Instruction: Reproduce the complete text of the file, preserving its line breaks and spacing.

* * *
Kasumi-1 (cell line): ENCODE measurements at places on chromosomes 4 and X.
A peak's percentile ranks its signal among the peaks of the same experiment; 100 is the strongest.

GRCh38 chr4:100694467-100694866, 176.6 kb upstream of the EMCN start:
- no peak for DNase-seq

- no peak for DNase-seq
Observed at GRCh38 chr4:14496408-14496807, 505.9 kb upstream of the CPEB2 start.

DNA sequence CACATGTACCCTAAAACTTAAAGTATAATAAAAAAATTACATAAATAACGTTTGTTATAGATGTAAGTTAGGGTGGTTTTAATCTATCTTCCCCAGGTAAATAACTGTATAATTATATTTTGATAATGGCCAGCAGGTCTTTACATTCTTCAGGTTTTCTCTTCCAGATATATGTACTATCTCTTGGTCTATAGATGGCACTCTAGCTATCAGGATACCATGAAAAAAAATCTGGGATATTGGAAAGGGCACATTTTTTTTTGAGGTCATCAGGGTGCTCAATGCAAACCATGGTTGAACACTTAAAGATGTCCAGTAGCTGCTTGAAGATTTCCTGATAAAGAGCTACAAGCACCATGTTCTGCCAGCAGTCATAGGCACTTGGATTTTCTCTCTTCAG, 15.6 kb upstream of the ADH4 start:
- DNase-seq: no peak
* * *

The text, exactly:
Kasumi-1 (cell line): ENCODE measurements at places on chromosomes 4 and X.
A peak's percentile ranks its signal among the peaks of the same experiment; 100 is the strongest.

GRCh38 chr4:100694467-100694866, 176.6 kb upstream of the EMCN start:
- no peak for DNase-seq

- no peak for DNase-seq
Observed at GRCh38 chr4:14496408-14496807, 505.9 kb upstream of the CPEB2 start.

DNA sequence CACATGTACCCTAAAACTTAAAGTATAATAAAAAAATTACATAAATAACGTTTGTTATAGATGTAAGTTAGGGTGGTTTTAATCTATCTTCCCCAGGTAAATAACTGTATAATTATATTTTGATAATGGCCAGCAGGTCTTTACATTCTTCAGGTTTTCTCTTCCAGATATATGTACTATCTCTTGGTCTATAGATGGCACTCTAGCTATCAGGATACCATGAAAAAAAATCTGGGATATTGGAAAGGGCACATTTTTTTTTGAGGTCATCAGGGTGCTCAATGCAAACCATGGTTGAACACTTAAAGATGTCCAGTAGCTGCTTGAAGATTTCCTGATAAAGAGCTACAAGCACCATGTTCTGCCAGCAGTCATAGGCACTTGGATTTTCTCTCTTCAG, 15.6 kb upstream of the ADH4 start:
- DNase-seq: no peak